Swan vs Goose – What is the difference?


Swan vs Goose

There are about 18,000 identified species of birds in the world. Out of which Anatidae is the family of water birds that are found all around the world. The prominent and most famous ones in this family are ducks, geese, and swans.

Being members of the same family, a swan and goose have a lot in common, including similarity in appearance, behavior, diet, etc. Due to this, most people find it quite tricky to identify them correctly.

What is the difference between swan and goose? The major differences between them are the shape of their neck and the color of their feathers. Swans, in general, have all-white feathers and a long ‘S’ shaped neck whereas, most geese have grey colored feathers and a short neck. Apart from these, swans are larger than the geese.

Though goose and swan belong to the Anatidae family, they belong to different genus. Swans belong to the subfamily of Anserinae and the tribe Cygnini whereas a goose belongs to a much diverse genus in the family of Anatidae with 3 genera and 22 subspecies.

Apart from the difference in their taxonomic classification, they both have a lot of differences in their physical appearance, habitat, diet, breeding & population.

It is important to note that though there are many stark differences between a goose and a swan, they have a lot in common. For instance, among the three types of goose, the grey geese are closely related to the swans in the taxonomic classification.

Here, we will have a look at the differences and similarities between a goose and a swan. You will also find out some interesting facts about them.

 

Swan vs Goose comparison chart

 

  Swans Geese
Kingdom Animalia  Animalia
Family Anatidae Anatidae
Genus Cygnus  Anser
Order Anseriformes Anseriformes 
Weight 15Kg 7Kg
Diet Herbivorous Herbivorous
Lifespan 12 years in the wild 

Up to 30 years in captivity 

10 to 24 years
Conservation Status Least Concern Least Concern

 

Differences between a swan and a goose

As said earlier, there are many differences between a swan and a goose starting from their taxonomic classification, size, habitat, diet, etc. In this section, we will have a look at each one of them in detail.

Classification

Though they both belong to the same family, it is essential to note that they belong to different subfamilies and tribes. For instance, swans belong to the subfamily of Cygninae, which has six different swans and many other extinct species.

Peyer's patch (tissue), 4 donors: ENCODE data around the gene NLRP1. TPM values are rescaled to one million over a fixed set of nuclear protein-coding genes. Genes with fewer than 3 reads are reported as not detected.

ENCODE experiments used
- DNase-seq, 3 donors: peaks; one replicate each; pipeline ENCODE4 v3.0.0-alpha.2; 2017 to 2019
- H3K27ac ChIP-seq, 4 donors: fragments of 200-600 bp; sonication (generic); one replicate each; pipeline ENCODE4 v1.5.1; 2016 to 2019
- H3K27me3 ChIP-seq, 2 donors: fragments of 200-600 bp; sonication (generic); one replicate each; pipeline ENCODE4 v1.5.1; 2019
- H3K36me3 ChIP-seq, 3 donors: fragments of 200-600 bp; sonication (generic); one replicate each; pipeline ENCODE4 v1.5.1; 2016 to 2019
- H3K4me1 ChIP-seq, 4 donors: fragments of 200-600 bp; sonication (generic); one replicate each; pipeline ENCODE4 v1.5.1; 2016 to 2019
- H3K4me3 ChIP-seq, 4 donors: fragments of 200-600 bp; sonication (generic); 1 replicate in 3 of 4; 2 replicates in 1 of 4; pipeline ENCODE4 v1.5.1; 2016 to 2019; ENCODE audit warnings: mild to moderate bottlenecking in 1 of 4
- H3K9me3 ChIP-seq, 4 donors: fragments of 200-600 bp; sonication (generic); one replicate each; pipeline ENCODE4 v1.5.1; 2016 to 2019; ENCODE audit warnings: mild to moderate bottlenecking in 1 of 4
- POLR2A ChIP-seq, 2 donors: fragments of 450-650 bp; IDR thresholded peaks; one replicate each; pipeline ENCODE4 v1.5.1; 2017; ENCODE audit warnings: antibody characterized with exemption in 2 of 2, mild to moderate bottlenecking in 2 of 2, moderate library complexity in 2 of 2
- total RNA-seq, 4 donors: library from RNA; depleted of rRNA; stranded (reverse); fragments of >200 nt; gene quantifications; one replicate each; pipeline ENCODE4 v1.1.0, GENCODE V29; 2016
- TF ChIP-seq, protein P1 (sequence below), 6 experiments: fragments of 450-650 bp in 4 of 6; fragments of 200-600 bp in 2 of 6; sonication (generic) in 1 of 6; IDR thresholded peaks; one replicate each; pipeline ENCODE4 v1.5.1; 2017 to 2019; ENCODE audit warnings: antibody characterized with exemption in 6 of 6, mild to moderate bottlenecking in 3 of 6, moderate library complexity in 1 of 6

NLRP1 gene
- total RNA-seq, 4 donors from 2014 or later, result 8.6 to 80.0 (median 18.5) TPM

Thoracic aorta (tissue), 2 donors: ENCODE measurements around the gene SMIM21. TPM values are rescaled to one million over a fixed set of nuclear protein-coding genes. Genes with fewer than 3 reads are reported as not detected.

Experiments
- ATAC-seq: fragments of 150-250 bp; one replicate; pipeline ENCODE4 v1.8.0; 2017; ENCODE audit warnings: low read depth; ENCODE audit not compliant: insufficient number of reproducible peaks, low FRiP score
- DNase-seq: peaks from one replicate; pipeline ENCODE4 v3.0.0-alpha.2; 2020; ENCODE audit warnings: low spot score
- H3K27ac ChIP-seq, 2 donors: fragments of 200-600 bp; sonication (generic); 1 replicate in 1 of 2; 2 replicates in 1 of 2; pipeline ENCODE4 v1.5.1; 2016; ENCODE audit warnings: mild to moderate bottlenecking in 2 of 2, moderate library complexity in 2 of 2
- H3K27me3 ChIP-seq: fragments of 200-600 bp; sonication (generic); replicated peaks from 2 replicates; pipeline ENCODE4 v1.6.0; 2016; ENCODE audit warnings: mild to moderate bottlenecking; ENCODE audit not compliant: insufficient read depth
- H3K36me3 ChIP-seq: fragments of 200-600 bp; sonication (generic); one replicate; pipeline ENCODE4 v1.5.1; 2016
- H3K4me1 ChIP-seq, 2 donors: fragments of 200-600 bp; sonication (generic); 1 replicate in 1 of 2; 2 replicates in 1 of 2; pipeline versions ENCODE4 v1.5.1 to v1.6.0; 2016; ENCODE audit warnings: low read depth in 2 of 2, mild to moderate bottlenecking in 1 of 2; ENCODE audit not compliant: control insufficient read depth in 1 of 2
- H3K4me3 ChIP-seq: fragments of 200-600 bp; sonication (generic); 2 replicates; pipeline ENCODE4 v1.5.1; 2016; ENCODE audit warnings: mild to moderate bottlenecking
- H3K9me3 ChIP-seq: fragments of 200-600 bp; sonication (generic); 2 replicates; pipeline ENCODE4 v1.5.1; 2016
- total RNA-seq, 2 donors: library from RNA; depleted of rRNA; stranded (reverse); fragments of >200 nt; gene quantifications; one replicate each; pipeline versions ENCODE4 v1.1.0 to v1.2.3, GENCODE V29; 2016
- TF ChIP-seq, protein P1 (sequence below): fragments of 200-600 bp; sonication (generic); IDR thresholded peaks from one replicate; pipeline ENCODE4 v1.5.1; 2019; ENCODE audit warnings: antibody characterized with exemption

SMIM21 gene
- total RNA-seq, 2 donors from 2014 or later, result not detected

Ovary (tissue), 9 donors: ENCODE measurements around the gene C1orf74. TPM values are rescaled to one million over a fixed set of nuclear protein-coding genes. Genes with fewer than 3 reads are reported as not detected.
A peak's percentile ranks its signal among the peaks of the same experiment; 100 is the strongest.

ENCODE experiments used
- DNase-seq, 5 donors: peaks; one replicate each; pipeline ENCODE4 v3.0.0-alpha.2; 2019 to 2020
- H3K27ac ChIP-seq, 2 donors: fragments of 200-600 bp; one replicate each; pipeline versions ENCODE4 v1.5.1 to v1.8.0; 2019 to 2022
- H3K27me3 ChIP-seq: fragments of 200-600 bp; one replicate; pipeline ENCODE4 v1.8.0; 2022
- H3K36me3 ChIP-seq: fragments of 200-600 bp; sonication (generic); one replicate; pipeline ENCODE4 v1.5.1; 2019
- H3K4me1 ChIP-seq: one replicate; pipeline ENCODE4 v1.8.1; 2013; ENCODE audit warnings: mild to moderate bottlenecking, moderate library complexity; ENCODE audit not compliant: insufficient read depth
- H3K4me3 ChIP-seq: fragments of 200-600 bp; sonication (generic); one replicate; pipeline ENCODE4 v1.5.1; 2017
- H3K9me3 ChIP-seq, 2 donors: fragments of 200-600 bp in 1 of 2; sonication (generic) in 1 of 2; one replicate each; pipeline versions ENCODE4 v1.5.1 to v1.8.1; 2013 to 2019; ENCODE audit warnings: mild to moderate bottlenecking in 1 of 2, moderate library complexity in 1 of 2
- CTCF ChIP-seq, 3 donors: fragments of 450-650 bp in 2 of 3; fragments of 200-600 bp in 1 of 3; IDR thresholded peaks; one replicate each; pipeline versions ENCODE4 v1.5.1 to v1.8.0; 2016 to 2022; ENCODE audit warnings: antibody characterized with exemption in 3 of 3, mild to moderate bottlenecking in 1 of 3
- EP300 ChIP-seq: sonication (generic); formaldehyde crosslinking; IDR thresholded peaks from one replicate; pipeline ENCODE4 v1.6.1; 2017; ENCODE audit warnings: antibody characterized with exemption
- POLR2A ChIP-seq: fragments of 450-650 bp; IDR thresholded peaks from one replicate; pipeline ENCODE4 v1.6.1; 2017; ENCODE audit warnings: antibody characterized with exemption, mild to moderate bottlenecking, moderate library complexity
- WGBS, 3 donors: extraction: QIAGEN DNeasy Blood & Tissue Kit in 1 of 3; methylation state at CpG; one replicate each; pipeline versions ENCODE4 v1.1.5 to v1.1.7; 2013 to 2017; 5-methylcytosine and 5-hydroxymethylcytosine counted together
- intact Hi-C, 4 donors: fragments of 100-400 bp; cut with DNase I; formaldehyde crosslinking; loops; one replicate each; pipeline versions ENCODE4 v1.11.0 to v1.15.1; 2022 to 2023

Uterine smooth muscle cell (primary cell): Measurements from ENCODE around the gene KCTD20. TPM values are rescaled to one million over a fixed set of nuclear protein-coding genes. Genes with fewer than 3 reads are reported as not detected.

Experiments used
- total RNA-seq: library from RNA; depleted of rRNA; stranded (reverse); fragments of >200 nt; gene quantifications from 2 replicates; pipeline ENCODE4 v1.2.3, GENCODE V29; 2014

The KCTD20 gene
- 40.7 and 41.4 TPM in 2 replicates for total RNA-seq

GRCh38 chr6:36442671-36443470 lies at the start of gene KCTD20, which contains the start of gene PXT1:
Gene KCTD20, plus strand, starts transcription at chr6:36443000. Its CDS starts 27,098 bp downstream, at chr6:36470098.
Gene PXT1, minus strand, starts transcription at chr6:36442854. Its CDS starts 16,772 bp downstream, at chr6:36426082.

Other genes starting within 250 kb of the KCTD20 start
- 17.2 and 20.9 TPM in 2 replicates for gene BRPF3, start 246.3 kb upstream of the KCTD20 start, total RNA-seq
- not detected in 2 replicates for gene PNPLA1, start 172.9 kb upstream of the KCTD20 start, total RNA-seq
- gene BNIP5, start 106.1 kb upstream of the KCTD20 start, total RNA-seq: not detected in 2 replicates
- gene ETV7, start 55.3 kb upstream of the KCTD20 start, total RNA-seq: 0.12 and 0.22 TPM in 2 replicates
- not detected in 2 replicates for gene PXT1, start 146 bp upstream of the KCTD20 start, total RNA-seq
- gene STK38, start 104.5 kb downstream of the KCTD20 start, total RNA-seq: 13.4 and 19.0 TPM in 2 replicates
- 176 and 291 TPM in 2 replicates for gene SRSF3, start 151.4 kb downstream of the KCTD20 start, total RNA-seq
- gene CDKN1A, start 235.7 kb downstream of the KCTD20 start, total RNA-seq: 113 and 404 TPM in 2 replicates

Whereas, geese which are more diverse than swans, belong to different subfamilies and tribes. There are three main types of geese viz; The grey geese (Anser), The black geese (Branta), The white geese (Chen). These three belong to 3 different genera.

 

Size and Appearance

Swans and Geese belong to the same family of water birds, and hence they look a lot similar to each other. Due to this, it is quite common to see most people confuse one for another.

Swans are the largest among the two birds with adult swans weighing around 15kg. Apart from being the heaviest, swans are also the largest among the birds that can fly.

The largest among the swans, the mute swan, whooper swan, and the trumpet swan can have a wingspan of almost 1.5m. Whereas, a goose weighs only 7kg at the most.

The most noticeable difference between the geese and duck lies in the color of their feathers. Swans, in most cases, tend to have completely white feathers. In some instances, they can also have black feathers mixed with white and, in rare cases, all black.

This isn’t the case with geese that have a blackish, grey, or brown color. The only place where geese would have white feathers would be in their underbelly or tail.

Another notable difference between a goose and a swan lies in the shape of their neck. Swans have an iconic S-shaped curve to their neck, whereas geese lack this shape. If you have seen a goose, you might have noticed that they have a short and straight neck. Apart from this, swans have shorter legs than the geese.

 

Diet

Both swans and geese are primarily herbivorous birds. But on rare occasions, they can be seen to feed on small insects.

Swans are purely aquatic birds who spend most of their life in water. They mainly feed on algae, plants, roots, leaves, and seeds found on the water surface.

Though swans are primarily herbivorous, at times, they can be seen to feed on small shellfish. It is important to note that only the cygnets (baby swans) eat the shellfish. With age, they gradually stop feeding on animal matter.

Like swans, geese are also mostly herbivorous birds that primarily feed on grass, root, and leaves of plants in the land. Domesticated geese also feed on rice and corn.

Apart from these, geese also feed on small insects and mollusks owing to which they are considered to be natural pest control.

That being said, the diet of the domesticated geese and swans differ from those living in the wild.

 

Breeding Habits

Swan Breeding

Both the swans and geese mate for life. This monogamous mating behavior of geese and swans have given birth to many myths surrounding them.

The most prominent among them is that swans and geese weep over their mate in the event of their partners’ untimely death.

It is also widely believed that they starve to death when their mate dies. These aren’t true. Though swans and geese are monogamous birds, they find another mate if one of the partners dies.

Among the two, the goose nest earlier than the swans. Geese attain sexual maturity when they are two years old, whereas swans attain sexual maturity between 3 and 5.